Social distancing is more important than you think

Tourists+gather+in+crowds+in+Washington+D.C.+on+March+26+despite+social+distancing+guidelines+from+the+city.

Photo by Eric Baradat via Getty Images under Creative Commons License

Tourists gather in crowds in Washington D.C. on March 26 despite social distancing guidelines from the city.

Anisha Iqbal, Staff Writer

Teens all over the country are experiencing new events and are facing numerous disappointments, including missing out on life experiences and not being able to hang out with friends. Many people are struggling to adjust to this socially-isolated way of life, meaning that they can’t go about trying to live their lives as they normally would. Though, this still hasn’t stopped them from trying anyway. 

Young people everywhere seem to feel as though they are “invincible” against the coronavirus. This had led to many of them blatantly ignoring social distancing guidelines set by the CDC, and it has serious consequences. 

All over the country, you see many instances and scenarios where teens and young adults are hanging out and throwing parties, despite orders against gatherings of more than ten people. From spring breakers filling up Florida’s beaches to young tourists packing the streets of Washington D.C. to see the cherry blossoms, these people have endangered their lives and the lives of people around them. Even going as far as to throw a “coronavirus party” in Kentucky (where multiple people ended up testing positive for the virus), young people have proven that they do not understand the importance of social distancing.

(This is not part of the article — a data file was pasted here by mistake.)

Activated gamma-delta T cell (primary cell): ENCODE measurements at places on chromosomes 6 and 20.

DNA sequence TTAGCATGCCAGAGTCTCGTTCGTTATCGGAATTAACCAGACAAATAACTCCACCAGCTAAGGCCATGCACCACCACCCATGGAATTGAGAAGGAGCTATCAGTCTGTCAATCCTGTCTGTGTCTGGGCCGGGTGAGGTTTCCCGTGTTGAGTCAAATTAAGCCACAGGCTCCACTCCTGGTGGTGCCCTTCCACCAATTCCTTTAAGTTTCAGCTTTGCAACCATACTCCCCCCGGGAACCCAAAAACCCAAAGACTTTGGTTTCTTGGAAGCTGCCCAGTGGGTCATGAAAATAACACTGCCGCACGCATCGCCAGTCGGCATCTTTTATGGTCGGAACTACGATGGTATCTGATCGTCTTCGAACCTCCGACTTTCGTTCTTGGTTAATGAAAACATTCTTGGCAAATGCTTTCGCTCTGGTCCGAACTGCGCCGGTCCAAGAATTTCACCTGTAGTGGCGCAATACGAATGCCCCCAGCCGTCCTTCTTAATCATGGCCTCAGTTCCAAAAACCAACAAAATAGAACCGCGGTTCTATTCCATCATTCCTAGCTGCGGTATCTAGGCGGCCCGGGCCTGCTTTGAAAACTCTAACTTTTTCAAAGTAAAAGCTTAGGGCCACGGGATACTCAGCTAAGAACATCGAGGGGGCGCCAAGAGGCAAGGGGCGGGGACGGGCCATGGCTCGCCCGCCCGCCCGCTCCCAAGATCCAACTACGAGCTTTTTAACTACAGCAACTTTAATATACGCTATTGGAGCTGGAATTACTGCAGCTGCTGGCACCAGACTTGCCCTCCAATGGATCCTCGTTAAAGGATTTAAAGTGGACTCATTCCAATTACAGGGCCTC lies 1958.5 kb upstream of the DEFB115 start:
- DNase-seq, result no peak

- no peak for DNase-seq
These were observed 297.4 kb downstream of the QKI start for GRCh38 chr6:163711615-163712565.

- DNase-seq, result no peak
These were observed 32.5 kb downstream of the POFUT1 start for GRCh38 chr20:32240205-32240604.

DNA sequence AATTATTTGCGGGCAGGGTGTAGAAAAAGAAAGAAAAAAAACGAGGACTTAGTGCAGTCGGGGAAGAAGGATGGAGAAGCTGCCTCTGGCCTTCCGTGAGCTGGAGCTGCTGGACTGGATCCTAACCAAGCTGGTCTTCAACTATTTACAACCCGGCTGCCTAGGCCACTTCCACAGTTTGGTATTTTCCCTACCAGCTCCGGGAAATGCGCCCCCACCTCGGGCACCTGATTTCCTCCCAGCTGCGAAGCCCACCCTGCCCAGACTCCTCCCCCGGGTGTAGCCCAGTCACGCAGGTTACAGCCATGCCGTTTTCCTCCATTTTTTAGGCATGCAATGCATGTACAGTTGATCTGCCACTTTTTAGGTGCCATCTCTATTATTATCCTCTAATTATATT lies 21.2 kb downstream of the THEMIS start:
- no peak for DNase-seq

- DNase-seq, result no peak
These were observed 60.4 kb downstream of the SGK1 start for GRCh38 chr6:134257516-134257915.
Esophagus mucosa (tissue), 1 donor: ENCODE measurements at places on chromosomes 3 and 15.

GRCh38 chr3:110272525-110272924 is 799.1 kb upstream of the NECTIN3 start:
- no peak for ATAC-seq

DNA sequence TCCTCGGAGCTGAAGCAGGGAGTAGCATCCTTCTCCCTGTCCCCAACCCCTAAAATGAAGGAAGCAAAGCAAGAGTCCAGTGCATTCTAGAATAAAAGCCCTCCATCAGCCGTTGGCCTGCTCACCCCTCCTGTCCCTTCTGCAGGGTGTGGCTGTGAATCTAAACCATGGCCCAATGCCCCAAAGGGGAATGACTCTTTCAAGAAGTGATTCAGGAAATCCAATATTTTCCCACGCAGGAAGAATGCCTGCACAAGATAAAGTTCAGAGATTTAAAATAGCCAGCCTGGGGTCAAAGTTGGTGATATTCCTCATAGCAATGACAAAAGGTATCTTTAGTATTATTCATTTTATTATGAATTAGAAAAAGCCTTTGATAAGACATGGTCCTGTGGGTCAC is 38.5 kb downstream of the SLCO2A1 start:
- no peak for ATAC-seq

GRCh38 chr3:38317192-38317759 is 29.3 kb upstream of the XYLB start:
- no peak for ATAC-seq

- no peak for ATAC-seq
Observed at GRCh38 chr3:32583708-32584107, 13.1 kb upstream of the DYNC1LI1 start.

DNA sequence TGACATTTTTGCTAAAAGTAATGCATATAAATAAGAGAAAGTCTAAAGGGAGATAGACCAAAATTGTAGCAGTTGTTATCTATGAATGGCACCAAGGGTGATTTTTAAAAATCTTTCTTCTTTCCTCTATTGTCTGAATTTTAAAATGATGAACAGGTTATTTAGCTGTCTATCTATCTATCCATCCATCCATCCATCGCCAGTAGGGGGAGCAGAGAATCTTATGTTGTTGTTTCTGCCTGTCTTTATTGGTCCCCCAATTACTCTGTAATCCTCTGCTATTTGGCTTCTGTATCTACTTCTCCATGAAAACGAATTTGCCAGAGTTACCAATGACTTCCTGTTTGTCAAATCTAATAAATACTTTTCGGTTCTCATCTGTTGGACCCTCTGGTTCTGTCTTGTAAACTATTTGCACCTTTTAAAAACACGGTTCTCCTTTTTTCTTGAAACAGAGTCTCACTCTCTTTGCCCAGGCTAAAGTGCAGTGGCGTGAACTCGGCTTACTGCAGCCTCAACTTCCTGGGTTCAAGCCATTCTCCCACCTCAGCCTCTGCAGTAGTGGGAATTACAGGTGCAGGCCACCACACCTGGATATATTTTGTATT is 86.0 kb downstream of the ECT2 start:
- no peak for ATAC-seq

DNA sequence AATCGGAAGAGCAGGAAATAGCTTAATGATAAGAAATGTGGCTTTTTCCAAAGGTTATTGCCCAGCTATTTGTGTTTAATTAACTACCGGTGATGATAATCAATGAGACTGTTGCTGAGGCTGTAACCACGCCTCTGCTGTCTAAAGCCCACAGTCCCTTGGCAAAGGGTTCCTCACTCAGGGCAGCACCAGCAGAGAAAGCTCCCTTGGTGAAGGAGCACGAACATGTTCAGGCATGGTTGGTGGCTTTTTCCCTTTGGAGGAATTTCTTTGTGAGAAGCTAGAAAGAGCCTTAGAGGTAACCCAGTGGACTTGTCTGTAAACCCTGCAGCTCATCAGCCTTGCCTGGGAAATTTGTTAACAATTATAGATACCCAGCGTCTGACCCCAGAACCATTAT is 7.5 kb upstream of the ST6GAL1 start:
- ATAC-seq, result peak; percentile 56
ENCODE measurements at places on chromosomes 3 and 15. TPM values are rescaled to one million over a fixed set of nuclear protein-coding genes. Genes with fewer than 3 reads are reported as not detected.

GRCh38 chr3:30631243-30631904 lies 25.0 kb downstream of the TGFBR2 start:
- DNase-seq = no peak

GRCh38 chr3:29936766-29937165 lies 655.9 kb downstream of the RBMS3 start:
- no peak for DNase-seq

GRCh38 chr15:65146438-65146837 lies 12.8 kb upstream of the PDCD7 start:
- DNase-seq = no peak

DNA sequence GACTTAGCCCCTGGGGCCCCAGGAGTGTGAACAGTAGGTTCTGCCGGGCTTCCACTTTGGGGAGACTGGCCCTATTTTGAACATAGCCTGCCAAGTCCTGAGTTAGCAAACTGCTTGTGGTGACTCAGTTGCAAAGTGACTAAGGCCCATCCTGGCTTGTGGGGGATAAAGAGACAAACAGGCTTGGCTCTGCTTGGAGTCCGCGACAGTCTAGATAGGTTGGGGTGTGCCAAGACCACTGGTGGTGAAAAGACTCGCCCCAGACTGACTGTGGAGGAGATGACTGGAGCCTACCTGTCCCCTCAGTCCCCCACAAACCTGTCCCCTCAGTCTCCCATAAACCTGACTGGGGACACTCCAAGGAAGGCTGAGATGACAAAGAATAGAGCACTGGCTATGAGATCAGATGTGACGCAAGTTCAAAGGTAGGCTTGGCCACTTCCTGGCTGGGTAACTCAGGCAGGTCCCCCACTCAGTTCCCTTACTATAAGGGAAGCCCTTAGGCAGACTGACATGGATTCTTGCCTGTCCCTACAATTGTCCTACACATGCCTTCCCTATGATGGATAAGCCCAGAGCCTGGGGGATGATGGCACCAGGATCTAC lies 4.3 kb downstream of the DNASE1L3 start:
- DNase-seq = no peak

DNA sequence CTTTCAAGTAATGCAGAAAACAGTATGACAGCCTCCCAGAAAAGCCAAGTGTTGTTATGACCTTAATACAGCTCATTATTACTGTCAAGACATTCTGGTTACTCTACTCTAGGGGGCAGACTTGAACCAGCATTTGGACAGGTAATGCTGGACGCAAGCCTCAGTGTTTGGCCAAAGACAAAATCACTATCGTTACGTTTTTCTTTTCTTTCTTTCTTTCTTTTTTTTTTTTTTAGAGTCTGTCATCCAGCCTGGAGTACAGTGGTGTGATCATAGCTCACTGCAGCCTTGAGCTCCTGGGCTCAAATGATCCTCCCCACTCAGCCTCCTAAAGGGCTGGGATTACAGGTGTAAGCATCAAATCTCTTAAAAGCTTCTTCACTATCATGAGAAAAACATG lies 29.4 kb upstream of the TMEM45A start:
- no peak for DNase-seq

Young people are not immune to this illness. The common belief is that this virus is only harmful to the elderly and people with pre-existing health conditions. However, as of early May, about  2,100 people under the age of 30 have gotten the coronavirus in Virginia. Just because someone is not in the high-risk population doesn’t mean that they cannot suffer from infection. Even more so, there is a high potential of the virus being spread to someone who is at high risk. Even if young people are less likely to die from the virus, there’s a high possibility that someone else might. The choices made about where to go could mean life or death for others. 

A good idea to keep in mind is to think about who you should social distance for. Think about grandparents, neighbors, and everyone who might be at high risk. After being out with friends, coming home to adults, children, and grandparents who may not be as resistant to the virus could be deadly for them. So please keep in mind that these rules and guidelines aren’t in place to hinder life experiences, but to save them for millions of people.